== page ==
MMM... looks like that math degree is good for something after all...
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Old 28 Jul 2003, 11:56 pm
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Join Date: Jan 2003
Location: San Juan, Puerto Rico, USA.
Posts: 566
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Quote:
quote:Originally posted by dgc333

I would like to put an engineers twist on your torque wrench comments.

My first job out of college was developing torquing specs for jet engines at Pratt & Whitney Aircraft. What I learned in that 6 month project is that torquing a threaded fastener is about the most inaccurate thing you will ever do with a measurement tool.

In simplest terms the purpose of torquing a fasterner to ensure that you are appling more force (in pounds) to hold the the parts together than will be applied in use which trys to seperate them. If you accomplish this the joint will not loosen. You can mathematically calculate what the clamping force will be for a given torque knowing the fasterner diameter and thread pitch. The error comes in because the calculation assumes no friction in the threads. For a given torque reading the actual clamping force can vary as much as 40% depending on the conditions of the threads, finish on the threads, plating, and/or lubrication used. The best you can hope for is about a 10% variation fastener to fastener. This is the reason for manufacturers going to torque to yeild head bolts. Once you yeild the bolt the clamping force now becomes a function of the fastener size and material.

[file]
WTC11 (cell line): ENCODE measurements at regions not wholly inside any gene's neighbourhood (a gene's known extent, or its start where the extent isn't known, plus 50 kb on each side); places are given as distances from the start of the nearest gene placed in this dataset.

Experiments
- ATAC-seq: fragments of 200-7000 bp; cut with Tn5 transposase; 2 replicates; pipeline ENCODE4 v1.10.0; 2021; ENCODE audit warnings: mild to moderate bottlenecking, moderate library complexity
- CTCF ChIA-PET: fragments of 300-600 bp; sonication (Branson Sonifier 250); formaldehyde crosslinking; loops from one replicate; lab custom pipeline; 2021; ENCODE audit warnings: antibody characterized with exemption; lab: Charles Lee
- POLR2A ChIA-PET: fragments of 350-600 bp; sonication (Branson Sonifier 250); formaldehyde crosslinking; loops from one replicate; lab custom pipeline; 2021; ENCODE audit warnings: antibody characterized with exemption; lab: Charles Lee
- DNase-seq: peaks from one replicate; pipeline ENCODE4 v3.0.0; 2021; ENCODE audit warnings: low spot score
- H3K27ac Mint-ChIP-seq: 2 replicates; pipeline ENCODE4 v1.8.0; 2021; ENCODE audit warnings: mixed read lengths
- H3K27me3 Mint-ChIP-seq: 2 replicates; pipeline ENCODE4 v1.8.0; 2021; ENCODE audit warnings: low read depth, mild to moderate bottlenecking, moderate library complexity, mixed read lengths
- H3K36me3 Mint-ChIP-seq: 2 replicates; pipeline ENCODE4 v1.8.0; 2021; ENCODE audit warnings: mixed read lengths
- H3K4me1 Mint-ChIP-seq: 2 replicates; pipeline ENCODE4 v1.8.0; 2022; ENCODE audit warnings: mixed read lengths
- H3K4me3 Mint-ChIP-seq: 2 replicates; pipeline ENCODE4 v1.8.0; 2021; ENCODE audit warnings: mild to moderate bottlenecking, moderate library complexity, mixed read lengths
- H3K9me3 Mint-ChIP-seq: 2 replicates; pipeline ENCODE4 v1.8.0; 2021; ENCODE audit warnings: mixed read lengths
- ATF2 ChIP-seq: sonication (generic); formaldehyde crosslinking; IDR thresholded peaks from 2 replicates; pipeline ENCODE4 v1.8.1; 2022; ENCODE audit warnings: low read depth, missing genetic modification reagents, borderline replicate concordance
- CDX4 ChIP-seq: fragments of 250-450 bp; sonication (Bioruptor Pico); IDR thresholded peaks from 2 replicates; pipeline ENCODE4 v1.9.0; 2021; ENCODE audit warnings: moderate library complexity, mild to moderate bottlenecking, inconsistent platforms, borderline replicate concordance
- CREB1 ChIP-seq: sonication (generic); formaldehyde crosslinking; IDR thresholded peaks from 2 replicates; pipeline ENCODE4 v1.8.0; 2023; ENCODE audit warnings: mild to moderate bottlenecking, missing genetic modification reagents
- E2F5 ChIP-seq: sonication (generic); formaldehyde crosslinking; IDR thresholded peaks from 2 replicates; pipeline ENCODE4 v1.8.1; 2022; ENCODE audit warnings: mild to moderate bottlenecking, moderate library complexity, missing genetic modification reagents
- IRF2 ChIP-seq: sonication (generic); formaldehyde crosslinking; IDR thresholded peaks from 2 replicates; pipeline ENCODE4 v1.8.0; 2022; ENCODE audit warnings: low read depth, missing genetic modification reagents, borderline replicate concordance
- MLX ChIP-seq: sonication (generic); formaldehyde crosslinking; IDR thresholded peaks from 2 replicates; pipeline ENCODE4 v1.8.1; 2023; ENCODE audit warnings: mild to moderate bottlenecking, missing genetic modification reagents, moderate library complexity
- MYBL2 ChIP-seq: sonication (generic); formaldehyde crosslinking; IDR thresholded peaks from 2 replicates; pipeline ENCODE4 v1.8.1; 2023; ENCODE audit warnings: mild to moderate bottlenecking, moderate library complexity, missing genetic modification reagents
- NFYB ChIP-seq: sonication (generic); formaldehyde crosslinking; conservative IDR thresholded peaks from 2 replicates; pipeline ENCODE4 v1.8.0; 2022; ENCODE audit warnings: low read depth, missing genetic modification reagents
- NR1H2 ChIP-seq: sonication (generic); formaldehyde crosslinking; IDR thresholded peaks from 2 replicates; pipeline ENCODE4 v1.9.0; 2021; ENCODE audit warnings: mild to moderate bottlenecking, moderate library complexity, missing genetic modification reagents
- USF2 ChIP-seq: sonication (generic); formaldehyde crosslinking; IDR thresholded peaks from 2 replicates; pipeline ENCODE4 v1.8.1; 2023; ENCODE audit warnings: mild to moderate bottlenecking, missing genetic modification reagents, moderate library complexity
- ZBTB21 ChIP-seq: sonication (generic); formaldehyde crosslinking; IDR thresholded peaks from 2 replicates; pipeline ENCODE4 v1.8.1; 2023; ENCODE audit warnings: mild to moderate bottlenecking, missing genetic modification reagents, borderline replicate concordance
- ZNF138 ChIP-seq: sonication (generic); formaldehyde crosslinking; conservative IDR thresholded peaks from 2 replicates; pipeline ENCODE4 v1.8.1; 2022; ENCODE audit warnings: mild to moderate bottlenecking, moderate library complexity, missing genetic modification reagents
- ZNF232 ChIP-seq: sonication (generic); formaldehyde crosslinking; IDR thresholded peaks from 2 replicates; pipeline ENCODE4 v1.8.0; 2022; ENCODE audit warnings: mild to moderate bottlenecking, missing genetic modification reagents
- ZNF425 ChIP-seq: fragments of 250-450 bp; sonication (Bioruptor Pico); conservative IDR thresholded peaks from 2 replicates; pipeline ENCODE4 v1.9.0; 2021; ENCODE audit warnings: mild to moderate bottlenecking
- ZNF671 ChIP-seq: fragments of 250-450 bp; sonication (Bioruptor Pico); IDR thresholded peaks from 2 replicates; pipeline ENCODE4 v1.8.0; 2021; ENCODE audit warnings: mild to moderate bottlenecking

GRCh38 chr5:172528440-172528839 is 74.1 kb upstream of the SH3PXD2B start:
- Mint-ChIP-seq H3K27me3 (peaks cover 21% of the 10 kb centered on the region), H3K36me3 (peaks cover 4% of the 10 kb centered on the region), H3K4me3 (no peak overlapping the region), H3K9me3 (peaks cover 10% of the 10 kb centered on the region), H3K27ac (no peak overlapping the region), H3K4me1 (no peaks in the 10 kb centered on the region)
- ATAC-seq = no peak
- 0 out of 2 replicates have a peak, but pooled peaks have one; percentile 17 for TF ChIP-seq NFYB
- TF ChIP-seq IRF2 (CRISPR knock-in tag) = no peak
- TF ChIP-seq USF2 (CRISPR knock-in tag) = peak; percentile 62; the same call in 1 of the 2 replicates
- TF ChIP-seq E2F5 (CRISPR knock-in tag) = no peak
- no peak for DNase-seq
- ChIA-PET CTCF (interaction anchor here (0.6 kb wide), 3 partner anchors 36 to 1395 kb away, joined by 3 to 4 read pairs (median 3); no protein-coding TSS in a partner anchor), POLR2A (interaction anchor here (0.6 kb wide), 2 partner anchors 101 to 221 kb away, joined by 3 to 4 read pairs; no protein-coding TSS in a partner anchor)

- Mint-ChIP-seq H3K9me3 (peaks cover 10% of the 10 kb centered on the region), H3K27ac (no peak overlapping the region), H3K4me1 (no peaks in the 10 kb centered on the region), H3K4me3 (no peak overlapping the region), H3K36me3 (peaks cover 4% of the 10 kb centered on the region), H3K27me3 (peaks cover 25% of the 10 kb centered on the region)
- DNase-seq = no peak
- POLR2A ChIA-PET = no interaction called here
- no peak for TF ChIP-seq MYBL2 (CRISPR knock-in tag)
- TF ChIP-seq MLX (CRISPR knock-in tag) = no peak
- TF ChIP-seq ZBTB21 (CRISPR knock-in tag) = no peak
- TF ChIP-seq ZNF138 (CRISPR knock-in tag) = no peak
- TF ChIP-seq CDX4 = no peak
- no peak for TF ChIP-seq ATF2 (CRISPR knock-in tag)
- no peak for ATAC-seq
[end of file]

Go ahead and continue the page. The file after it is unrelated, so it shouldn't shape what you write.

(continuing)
The variation in accuracy from the least to most accurate torque wrench is about 1-2% and the cheap beam type tend to me more accurate than the expensive micrometer type. And even the least accurate is almost an order of magnitude more accurate than the other variations that will effect the loading in your threaded joint.

NOTE: I am not recomending a cheap torque wrench over a high quality one (you will never regret buying a good tool) but if you can't afford a good one and you are an occasional home mechanic a $25 wrench will serve you fine. A $25 dollar one just will not stand up to the day to day use from a professional mechanic.
This reminded me of my old missile working days with the USAF.

I used to connect some parts to another (They are still secret) and the manual said:
Torque to 100 PSI +/-1, hit the coupler ring 6 times, retorque to 100 PSI +/-1 and repeat unti it retains the torque....
I loved it, hitting a real explosive missile with a hammer...[?]

Ian